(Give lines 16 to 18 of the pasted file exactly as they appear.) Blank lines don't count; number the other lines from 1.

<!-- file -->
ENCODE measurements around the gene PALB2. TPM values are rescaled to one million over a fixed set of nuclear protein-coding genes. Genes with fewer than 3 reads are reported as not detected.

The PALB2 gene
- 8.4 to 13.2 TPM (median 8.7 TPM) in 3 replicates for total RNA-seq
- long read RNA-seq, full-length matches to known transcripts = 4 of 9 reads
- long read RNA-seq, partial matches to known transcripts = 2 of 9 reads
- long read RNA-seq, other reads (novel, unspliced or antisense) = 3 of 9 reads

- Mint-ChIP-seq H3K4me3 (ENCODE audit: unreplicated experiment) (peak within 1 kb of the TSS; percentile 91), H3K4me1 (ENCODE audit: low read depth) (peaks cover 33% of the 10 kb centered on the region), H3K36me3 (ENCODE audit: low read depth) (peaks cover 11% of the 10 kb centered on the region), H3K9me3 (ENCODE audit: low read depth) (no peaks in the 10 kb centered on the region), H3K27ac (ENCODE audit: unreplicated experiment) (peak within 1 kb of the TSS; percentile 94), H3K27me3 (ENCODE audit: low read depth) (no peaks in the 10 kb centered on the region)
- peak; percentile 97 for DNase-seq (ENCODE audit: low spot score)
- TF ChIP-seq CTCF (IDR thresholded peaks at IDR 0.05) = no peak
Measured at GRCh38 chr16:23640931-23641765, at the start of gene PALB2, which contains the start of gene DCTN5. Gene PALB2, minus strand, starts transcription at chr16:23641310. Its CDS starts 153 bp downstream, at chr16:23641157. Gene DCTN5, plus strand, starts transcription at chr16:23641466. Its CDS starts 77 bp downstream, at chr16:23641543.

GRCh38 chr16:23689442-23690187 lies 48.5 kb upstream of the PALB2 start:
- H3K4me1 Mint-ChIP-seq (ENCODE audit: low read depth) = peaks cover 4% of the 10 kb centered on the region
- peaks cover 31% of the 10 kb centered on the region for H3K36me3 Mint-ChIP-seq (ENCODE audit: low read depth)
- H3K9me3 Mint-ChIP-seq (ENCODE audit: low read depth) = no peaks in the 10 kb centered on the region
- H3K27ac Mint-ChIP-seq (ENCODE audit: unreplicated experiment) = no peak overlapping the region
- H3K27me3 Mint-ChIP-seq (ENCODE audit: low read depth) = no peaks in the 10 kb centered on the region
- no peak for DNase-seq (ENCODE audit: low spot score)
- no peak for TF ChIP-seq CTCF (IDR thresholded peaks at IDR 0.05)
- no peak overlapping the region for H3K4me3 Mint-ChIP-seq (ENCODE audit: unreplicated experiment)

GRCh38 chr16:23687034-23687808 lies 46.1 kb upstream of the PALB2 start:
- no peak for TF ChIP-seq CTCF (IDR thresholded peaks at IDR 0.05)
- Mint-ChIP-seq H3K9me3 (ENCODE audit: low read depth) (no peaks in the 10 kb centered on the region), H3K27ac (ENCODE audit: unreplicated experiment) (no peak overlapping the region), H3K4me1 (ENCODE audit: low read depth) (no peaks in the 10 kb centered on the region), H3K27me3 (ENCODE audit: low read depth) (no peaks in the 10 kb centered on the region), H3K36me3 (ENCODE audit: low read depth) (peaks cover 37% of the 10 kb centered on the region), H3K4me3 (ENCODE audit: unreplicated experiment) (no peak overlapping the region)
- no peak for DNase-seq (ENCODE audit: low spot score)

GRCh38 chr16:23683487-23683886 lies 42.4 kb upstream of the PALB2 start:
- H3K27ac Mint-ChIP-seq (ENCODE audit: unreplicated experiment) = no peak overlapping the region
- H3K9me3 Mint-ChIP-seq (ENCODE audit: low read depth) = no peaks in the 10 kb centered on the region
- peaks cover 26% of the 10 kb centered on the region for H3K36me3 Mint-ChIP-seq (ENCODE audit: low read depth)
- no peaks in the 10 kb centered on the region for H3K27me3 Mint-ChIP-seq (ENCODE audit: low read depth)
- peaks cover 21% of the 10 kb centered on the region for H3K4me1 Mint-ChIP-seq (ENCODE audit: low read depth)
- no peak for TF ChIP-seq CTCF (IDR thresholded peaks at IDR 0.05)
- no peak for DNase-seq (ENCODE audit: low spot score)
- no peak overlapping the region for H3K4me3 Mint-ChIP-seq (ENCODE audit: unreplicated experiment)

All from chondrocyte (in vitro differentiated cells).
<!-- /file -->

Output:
- H3K27me3 Mint-ChIP-seq (ENCODE audit: low read depth) = no peaks in the 10 kb centered on the region
- no peak for DNase-seq (ENCODE audit: low spot score)
- no peak for TF ChIP-seq CTCF (IDR thresholded peaks at IDR 0.05)